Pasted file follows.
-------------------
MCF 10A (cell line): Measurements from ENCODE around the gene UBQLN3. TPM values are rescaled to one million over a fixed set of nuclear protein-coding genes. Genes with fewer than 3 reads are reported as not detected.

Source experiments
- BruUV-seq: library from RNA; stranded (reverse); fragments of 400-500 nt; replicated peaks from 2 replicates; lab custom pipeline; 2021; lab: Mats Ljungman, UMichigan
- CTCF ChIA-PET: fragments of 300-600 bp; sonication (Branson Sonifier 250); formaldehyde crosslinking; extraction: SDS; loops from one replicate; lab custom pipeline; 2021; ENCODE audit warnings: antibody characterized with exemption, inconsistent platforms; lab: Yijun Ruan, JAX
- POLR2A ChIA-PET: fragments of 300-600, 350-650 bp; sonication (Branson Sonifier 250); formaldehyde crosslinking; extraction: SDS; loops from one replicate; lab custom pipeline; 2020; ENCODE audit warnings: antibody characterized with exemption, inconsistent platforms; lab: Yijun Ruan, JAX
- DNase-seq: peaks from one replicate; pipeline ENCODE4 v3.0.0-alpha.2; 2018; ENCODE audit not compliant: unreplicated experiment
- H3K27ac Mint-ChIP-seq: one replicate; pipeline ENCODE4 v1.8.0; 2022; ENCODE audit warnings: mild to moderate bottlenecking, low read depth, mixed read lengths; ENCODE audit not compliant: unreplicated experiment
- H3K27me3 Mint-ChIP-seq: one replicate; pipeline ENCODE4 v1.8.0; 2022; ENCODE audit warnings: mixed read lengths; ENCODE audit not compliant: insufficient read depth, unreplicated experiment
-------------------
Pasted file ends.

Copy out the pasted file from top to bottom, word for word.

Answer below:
MCF 10A (cell line): Measurements from ENCODE around the gene UBQLN3. TPM values are rescaled to one million over a fixed set of nuclear protein-coding genes. Genes with fewer than 3 reads are reported as not detected.

Source experiments
- BruUV-seq: library from RNA; stranded (reverse); fragments of 400-500 nt; replicated peaks from 2 replicates; lab custom pipeline; 2021; lab: Mats Ljungman, UMichigan
- CTCF ChIA-PET: fragments of 300-600 bp; sonication (Branson Sonifier 250); formaldehyde crosslinking; extraction: SDS; loops from one replicate; lab custom pipeline; 2021; ENCODE audit warnings: antibody characterized with exemption, inconsistent platforms; lab: Yijun Ruan, JAX
- POLR2A ChIA-PET: fragments of 300-600, 350-650 bp; sonication (Branson Sonifier 250); formaldehyde crosslinking; extraction: SDS; loops from one replicate; lab custom pipeline; 2020; ENCODE audit warnings: antibody characterized with exemption, inconsistent platforms; lab: Yijun Ruan, JAX
- DNase-seq: peaks from one replicate; pipeline ENCODE4 v3.0.0-alpha.2; 2018; ENCODE audit not compliant: unreplicated experiment
- H3K27ac Mint-ChIP-seq: one replicate; pipeline ENCODE4 v1.8.0; 2022; ENCODE audit warnings: mild to moderate bottlenecking, low read depth, mixed read lengths; ENCODE audit not compliant: unreplicated experiment
- H3K27me3 Mint-ChIP-seq: one replicate; pipeline ENCODE4 v1.8.0; 2022; ENCODE audit warnings: mixed read lengths; ENCODE audit not compliant: insufficient read depth, unreplicated experiment